Jackie Lee Discography
Part 2 - International releases
LEE & THE RAINDROPS There's no-one in the whole wide world / Last one
to know London International INT45-10602, USA, 1962.
The first Jackie Lee recording to be issued outside of the
UK. It was clearly given quite a push because at least six pressings were
made of the radio play copies. Early copies have red text on gold labels,
subsequent pressings are black text on white. Details of the stock issue
are unknown - perhaps none were pressed.
JACKIE LEE & THE RAINDROPS There's no-one in the whole wide world / Last one to know W&G WG-S-1361, Australia, 1962. Handy biographical info on the label of this Antipodean issue. The fact that these Oriole recordings were issued overseas suggests far greater commercial success was expected than actually happened.
JACKIE LEE & THE RAINDROPS There's no-one in the whole wide world / Last one to know CNR F280, Belgium, 1962
JACKIE LEE und DIE ANGELS mit BERLIPP'S BAND Tschau, tschau Amigo / Nichts geht über unsere Liebe Ariola 45-362, Germany, 1962. Almost too obscure to contemplate is this single which Jackie recorded in Frankfurt following a crash-course in phonetic German. Exactly how this all came about is a little unclear, but it seems that someone thought Jackie's voice was similar to that of the chart-topping Connie Francis. Jackie travelled to Germany with her mother and overdubbed the vocal onto a pre-recorded backing track. The plug side leads off with the sound of a steam train leaving a station and is a weepy ballad. Far better is the b-side, which, if we can forgive Jackie her shaky German - and I think we can - is a sweet little tune with Vox organ and strict tempo rhythm section. The backing was provided by popular German band leader Friedel 'Fred' Berlipp, but who were the Angels? They sang nicely, whoever they were. Not issued anywhere else in any other language. Incredibly, there is a Dutch cover version of the B-side by Anneke Grönloh with the title Niets ter wereld kan ons scheiden
& THE RAINDROPS I built my world around a dream / There goes the lucky one Jaylee
10604, USA, 1962. Received
some sort of distribution from London Records, apparently. Rather
difficult to find now, as it probably was in 1962. The stock copy neatly
replicated the UK Oriole label design and is exceptionally rare. White
promos are easier to find, but it's all relative. The picture sleeve was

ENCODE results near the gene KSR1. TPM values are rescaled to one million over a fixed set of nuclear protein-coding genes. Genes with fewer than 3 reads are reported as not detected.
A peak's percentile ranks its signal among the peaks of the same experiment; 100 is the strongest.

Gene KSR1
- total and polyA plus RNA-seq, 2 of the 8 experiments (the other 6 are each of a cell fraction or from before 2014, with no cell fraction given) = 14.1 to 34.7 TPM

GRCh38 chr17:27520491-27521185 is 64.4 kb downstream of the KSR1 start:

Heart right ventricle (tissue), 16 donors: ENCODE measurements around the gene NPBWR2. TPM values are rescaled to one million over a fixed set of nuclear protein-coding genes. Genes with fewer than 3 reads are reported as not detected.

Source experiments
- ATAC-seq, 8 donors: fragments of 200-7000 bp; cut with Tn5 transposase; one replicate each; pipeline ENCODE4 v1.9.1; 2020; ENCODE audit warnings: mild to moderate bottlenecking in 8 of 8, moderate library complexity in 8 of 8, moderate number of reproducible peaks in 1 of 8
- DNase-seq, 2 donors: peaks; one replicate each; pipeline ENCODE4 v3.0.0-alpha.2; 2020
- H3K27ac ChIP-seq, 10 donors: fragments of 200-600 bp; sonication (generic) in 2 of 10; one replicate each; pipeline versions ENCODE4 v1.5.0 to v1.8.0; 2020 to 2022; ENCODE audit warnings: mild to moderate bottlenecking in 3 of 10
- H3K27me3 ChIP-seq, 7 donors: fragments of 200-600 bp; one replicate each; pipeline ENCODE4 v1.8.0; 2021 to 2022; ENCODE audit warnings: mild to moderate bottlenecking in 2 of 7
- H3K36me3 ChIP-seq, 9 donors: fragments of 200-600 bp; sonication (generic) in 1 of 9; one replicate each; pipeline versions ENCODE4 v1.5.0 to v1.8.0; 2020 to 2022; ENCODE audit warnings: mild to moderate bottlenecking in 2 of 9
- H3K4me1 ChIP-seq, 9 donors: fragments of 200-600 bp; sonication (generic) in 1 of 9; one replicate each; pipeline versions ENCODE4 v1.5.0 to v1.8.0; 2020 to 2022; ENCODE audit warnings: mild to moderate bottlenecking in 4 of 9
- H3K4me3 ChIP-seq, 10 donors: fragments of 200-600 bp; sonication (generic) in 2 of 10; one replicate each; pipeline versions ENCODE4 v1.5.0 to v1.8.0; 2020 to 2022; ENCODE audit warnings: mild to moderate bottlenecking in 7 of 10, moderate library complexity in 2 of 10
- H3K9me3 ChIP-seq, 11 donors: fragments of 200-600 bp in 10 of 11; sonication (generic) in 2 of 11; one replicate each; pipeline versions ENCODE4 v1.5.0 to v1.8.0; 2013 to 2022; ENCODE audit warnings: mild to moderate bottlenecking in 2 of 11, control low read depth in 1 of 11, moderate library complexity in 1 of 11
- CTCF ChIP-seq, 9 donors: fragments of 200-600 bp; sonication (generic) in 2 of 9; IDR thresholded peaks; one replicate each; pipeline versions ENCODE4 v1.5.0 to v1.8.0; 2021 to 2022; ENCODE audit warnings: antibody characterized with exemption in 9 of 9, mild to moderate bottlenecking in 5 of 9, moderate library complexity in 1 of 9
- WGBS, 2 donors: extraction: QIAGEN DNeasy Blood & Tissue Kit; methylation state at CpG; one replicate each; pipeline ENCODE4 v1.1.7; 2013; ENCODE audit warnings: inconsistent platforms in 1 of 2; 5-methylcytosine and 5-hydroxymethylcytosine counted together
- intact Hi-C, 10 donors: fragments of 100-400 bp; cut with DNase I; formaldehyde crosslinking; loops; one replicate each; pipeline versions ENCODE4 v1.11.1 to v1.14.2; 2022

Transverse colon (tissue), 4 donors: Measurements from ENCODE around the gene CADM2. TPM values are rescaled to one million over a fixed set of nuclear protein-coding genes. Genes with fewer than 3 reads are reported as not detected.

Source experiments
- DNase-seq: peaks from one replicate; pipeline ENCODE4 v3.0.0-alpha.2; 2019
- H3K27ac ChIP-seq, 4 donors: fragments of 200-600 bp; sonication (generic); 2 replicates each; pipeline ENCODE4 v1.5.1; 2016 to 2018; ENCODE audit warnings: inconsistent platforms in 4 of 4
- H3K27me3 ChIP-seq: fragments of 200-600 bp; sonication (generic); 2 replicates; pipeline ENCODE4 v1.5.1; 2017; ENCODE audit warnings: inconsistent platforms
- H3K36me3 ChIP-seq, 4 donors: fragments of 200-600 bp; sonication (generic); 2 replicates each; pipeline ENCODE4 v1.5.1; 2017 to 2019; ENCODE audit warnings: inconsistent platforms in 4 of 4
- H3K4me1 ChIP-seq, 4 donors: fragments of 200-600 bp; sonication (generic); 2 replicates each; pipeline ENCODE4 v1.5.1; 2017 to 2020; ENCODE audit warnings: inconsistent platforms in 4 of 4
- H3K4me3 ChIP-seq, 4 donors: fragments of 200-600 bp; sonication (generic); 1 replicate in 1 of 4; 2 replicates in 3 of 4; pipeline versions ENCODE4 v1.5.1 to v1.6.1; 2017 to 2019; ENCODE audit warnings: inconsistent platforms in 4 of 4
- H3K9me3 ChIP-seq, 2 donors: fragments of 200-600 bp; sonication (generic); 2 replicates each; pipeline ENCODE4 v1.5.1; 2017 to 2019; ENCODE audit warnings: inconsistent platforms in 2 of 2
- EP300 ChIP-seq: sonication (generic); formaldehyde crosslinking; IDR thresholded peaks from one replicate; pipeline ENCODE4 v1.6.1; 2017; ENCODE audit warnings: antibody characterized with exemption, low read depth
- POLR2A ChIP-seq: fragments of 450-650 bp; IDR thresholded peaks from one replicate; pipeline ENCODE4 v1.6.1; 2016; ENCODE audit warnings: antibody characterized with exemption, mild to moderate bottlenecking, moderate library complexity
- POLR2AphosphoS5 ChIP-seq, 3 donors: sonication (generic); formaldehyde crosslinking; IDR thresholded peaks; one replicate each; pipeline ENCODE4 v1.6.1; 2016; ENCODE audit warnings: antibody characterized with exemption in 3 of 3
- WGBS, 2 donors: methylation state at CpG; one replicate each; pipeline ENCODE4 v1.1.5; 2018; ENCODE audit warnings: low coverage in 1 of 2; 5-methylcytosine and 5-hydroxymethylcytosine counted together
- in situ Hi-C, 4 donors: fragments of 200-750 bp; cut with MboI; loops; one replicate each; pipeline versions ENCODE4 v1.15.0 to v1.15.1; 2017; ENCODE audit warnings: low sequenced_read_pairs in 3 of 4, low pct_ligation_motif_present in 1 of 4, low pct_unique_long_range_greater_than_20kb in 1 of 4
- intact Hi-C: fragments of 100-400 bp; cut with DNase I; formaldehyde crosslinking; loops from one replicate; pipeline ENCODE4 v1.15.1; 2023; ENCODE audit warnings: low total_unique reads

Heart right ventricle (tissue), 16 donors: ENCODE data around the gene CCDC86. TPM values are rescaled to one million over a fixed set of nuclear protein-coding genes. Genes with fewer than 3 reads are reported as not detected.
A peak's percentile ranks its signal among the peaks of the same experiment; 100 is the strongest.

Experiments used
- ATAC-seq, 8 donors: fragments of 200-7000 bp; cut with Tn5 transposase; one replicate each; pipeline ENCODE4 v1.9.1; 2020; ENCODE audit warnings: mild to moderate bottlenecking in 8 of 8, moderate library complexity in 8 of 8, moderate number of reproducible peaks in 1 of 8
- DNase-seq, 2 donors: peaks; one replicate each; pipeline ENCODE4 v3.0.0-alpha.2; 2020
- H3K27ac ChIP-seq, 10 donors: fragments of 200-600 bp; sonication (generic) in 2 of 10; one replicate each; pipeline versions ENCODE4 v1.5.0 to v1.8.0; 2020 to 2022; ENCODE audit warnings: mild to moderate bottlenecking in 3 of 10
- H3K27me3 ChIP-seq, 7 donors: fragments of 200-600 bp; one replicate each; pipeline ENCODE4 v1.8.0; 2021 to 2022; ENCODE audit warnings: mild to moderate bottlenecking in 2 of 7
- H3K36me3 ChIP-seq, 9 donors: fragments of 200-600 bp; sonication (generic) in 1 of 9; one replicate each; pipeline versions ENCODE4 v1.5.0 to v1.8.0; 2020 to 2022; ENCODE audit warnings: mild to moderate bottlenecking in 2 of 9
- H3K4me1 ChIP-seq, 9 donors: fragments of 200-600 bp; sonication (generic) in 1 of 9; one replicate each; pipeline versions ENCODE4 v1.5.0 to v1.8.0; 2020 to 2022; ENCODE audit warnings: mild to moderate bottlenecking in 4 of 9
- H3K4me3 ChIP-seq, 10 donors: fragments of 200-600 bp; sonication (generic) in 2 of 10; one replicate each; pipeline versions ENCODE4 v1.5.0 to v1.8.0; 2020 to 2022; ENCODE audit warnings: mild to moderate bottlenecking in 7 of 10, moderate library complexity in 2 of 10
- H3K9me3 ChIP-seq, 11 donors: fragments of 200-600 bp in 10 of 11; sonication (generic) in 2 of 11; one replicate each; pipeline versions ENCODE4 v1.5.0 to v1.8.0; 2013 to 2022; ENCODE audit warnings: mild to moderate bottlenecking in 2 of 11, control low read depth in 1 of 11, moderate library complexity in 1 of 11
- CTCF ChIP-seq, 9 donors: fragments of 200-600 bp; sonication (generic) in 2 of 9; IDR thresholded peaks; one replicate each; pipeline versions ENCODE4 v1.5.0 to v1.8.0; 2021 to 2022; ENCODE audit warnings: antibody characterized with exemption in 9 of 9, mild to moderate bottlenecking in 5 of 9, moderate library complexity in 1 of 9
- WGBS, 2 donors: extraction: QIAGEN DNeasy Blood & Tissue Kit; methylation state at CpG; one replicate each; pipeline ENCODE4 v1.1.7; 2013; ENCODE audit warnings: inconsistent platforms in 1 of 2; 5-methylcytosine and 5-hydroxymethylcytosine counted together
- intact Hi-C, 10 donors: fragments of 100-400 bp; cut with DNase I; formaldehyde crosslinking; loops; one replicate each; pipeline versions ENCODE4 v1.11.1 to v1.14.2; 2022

completely unknown until a copy materialised in Canada in 2006 and is surely the
rarest Jackie Lee record.
JACKIE & THE RAINDROPS I built my world around a dream / There goes the lucky one London 9-5.382, Belgium, 1962. Scarce early European issue.
JACKIE LEE The end of the world / Goodbye is such a lonely word Oriole STU42135, Denmark, 1963. One of the easiest non-UK singles to find, but also the only early Jackie single from any territory with a picture sleeve.
JACKIE & THE RAINDROPS My heart is your heart / Down our street Colpix CP738, USA, July 1964. Sides reversed from European issues.
JACKIE & THE RAINDROPS Down our street / My heart is your heart Palette PB40.196, Belgium, 1964. Picture shows the second line-up of The Raindrops - (left to right) Len Beadle, Jackie, Brian Adams, John Putnam.
JACKIE & THE RAINDROPS Down our street / My heart is your heart Sonet CP15048, Norway, 1964
JACKIE LEE I cry alone / ‘Cause I love him Epic 5-9807, USA, 1966. Jackie's first post-Raindrops solo single licensed from Decca in the UK to Epic in America
JACKIE LEE Lonely clown / Love is gone Epic 5-10183, USA, June 1967. Jackie's EMI debut appears to have been issued in the USA almost two years after the UK release
EMMA REDE Just like
a man / I gotta be with you Columbia C23470, Germany,
1967. Currently the only known European issue of any of the EMI titles.
The existence of this single surely suggests that other Columbia tracks were
issued outside of the UK, and hopefully with better artwork than this presumably
JACKIE LEE Born to lose / Saying goodbye London 45-LON-20031, USA, 1967. Only recently (2010) discovered American issue of the Decca 45 from John Keating's Robbery! soundtrack.
JACKY White horses / Too many chiefs Philips 40533, USA, May 1968. Yellow label American DJ copies are easier to obtain than the standard UK release. US stock copies are a little tougher to find.
JACKY White horses / Too many chiefs Philips BF-389, Australia, 1968. Pressed by Alberts.